In love, our heart denies what our soul already knows


Recently my husband and I have separated for many reasons which include him having two affairs and him feeling I am too controlling because I do not like him to go out drinking with one of the girls he had an affair with. We have a child together. But now he says he is not sure if he wants to even give it a try and very rarely comes around anymore. He has been drinking a lot and his personality has become very abrasive. He has had some financial struggles and does not help with child support at all and I continue to help him because I feel obligated to and because he said he can't think about us when he is having money trouble. I am beginning to feel like I am holding on for nothing. He often leaves me feeling like nothing and in tears of despair.  L., Las Vegas

You make me think of a Dan Fogelberg song:

Living in a house of cards
Praying the wind doesn't blow too hard
Giving in to differences
Straining to keep up appearances
Making believe the thread can be saved
You're aching to leave but deathly afraid of letting go
The threads entangled you so
Why is love always the last to know

L., find a safe, quiet place and sit down. Take a deep breath. Look away from these words for a moment. Then, when you're ready, look back.

I derive no pleasure saying what I'm about to say.

You say you are "beginning to feel like I am holding on for nothing." Shaping the issue that way misses the point, L. It is not that you might be holding on FOR nothing; rather, you are holding on TO nothing.

You might want to look away from these words again, and give yourself a minute. Think of it like those few crucial, critical, stunning moments that follow after the little boy calls out from the crowd, "But ... he's naked. The Emperor has no clothes!"

As a matter of fact, the Emperor is naked. He has no clothes. Because there are no clothes.

So, that begs another question. Why would anyone hold so tight for so long to nothing?

Actually, there are observable and understandable reasons. You're not stupid. You're not crazy. You're not pathetic. It is your husband's behavior that is crazy-making.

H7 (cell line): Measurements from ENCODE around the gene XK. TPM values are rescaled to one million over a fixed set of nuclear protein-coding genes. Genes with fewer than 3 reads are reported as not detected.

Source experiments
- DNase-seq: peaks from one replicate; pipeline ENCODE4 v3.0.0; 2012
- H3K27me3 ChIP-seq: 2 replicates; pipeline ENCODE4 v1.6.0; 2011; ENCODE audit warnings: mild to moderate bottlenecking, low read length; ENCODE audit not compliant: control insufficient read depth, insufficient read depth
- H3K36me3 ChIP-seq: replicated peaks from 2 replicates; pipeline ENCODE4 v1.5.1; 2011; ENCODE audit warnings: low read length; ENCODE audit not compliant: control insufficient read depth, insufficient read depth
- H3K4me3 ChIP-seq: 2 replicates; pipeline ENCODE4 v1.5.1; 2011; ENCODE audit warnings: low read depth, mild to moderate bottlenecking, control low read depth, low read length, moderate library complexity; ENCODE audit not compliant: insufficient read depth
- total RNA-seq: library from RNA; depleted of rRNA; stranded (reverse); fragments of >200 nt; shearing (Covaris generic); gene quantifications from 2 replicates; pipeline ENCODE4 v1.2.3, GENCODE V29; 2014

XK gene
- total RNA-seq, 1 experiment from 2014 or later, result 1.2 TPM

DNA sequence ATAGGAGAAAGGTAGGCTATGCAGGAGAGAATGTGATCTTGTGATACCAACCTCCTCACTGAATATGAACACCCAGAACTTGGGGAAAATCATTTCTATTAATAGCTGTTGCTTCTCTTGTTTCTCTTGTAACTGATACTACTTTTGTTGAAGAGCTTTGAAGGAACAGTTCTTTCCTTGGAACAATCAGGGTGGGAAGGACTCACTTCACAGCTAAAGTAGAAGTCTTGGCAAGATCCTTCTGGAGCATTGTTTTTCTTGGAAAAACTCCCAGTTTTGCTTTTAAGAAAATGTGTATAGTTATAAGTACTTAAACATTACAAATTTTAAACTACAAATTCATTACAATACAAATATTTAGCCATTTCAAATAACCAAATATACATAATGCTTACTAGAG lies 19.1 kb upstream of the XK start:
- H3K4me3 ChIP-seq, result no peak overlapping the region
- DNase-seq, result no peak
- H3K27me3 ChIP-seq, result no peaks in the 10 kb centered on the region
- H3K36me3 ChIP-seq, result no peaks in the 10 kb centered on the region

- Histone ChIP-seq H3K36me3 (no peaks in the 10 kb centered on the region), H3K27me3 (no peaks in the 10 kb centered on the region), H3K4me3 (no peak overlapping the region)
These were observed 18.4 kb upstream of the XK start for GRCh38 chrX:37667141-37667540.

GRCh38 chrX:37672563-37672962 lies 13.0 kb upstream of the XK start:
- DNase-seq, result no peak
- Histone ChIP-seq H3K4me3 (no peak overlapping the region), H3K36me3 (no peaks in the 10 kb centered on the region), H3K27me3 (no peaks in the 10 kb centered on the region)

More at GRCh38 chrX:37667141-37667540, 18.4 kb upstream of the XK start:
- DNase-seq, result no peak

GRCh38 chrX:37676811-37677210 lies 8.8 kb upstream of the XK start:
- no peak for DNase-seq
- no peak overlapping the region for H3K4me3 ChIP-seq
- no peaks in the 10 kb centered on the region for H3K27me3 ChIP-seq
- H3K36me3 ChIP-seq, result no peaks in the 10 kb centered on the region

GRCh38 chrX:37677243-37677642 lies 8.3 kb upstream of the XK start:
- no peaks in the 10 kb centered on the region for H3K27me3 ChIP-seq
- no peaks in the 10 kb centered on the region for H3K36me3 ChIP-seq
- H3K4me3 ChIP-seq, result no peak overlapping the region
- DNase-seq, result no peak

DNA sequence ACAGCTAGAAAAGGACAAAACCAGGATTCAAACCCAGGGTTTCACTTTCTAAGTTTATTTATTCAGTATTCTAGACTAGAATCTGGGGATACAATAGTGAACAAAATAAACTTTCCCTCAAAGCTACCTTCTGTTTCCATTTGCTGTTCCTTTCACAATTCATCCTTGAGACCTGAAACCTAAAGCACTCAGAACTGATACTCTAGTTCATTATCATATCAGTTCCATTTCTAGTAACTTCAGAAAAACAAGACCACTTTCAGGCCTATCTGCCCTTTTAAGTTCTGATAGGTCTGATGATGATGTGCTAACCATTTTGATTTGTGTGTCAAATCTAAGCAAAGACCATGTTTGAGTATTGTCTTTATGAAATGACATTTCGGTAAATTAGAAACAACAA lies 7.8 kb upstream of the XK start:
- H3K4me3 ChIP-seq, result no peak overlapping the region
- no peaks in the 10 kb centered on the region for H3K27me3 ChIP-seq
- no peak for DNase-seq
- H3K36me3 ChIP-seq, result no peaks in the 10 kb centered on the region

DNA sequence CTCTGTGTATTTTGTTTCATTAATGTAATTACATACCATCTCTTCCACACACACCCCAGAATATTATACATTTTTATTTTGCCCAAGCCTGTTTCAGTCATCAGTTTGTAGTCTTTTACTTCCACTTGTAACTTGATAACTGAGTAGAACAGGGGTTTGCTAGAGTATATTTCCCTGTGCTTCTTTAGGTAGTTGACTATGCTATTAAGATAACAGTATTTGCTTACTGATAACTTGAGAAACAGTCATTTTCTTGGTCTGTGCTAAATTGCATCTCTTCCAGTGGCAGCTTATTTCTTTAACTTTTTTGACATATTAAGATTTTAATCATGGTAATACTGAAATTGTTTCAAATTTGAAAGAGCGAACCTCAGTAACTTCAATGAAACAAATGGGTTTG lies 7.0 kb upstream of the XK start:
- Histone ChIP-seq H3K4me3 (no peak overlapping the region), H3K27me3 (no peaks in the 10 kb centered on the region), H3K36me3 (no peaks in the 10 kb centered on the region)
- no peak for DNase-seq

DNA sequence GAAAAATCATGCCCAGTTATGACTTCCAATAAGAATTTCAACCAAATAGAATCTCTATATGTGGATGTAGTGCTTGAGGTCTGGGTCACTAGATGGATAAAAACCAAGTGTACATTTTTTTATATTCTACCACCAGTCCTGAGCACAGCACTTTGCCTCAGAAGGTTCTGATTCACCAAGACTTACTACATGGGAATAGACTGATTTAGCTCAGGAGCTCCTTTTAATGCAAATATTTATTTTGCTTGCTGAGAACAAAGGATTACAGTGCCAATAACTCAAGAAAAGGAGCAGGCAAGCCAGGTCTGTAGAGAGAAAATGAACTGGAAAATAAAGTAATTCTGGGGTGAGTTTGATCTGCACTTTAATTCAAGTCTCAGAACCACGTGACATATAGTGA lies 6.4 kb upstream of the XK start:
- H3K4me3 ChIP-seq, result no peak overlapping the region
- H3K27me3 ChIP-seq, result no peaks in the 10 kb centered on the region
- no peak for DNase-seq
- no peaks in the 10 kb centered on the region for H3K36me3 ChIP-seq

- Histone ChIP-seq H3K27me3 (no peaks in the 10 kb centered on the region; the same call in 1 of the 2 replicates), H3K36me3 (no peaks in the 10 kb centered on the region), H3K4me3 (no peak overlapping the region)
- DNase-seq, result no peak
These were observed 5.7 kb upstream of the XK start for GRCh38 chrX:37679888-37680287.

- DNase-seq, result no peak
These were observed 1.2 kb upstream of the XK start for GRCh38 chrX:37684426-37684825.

Your husband will neither choose you nor let you go. His behavior is inconstant and ambivalent. Remember those two words. Inconstancy and ambivalence are poison. Spiritual poison. For your soul. It will make you despair. Weep.

This slow-acting poison is what makes us say things like "[I'm separated from my husband] for many reasons which include him having two affairs and him feeling I am too controlling because I do not like him to go out drinking with one of the girls he had an affair with ...", and to say it without irony. L., if a close girlfriend said that to you, you'd grab her by the collar and shake her.

You're holding on to nothing, probably, because you are still stunned. Incredulous. The very qualities of your love and your own values about marital vows begin to work against you here. You keep waiting for your husband to suddenly snap out of it, as if he just got in to a bad batch of loco beans.

Been there, L. Got the T-shirt. Your intuition screams the truth like bloody murder, and your heart just keeps arguing that, any minute now, your beloved will choose you.

Your husband is unaccountable, which is the surest sign that you are in love with a man who cannot/will not look at himself. Live however you like, L., but the MOST IMPORTANT RULE in my hope someday for a great love affair is the woman I'm with must be able and willing to look at herself.

People who live courageously look at themselves. People who live in fear don't. Won't. Can't. And, sooner or later, these people will conscript your rights, liberties, self-respect, and eventually your very happiness in service to their abiding commitment not to look at themselves. They won't mean to. They won't intend to. But they will.

L., we hold on to nothing until we decide to let the nothing go. That's it.